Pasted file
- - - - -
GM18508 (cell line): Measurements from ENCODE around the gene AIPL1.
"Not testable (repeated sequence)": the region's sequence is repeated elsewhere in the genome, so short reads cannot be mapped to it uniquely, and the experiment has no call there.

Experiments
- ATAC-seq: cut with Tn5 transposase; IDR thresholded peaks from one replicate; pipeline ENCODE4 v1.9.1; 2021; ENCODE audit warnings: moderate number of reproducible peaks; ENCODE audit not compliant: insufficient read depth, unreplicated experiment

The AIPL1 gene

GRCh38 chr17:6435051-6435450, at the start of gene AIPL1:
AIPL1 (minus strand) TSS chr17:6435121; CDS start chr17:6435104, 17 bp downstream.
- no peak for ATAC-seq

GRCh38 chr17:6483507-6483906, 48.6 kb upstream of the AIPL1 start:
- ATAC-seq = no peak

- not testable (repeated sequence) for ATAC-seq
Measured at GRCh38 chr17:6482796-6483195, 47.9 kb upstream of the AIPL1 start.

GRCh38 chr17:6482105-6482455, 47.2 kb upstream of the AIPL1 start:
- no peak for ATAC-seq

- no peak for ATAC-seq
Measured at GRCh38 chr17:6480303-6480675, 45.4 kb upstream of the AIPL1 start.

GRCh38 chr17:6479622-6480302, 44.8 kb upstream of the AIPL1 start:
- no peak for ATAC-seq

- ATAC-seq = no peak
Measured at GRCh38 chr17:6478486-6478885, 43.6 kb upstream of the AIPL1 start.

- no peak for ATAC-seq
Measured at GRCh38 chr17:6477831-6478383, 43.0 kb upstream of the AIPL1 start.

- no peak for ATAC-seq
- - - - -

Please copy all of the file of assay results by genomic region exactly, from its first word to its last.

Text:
GM18508 (cell line): Measurements from ENCODE around the gene AIPL1.
"Not testable (repeated sequence)": the region's sequence is repeated elsewhere in the genome, so short reads cannot be mapped to it uniquely, and the experiment has no call there.

Experiments
- ATAC-seq: cut with Tn5 transposase; IDR thresholded peaks from one replicate; pipeline ENCODE4 v1.9.1; 2021; ENCODE audit warnings: moderate number of reproducible peaks; ENCODE audit not compliant: insufficient read depth, unreplicated experiment

The AIPL1 gene

GRCh38 chr17:6435051-6435450, at the start of gene AIPL1:
AIPL1 (minus strand) TSS chr17:6435121; CDS start chr17:6435104, 17 bp downstream.
- no peak for ATAC-seq

GRCh38 chr17:6483507-6483906, 48.6 kb upstream of the AIPL1 start:
- ATAC-seq = no peak

- not testable (repeated sequence) for ATAC-seq
Measured at GRCh38 chr17:6482796-6483195, 47.9 kb upstream of the AIPL1 start.

GRCh38 chr17:6482105-6482455, 47.2 kb upstream of the AIPL1 start:
- no peak for ATAC-seq

- no peak for ATAC-seq
Measured at GRCh38 chr17:6480303-6480675, 45.4 kb upstream of the AIPL1 start.

GRCh38 chr17:6479622-6480302, 44.8 kb upstream of the AIPL1 start:
- no peak for ATAC-seq

- ATAC-seq = no peak
Measured at GRCh38 chr17:6478486-6478885, 43.6 kb upstream of the AIPL1 start.

- no peak for ATAC-seq
Measured at GRCh38 chr17:6477831-6478383, 43.0 kb upstream of the AIPL1 start.

- no peak for ATAC-seq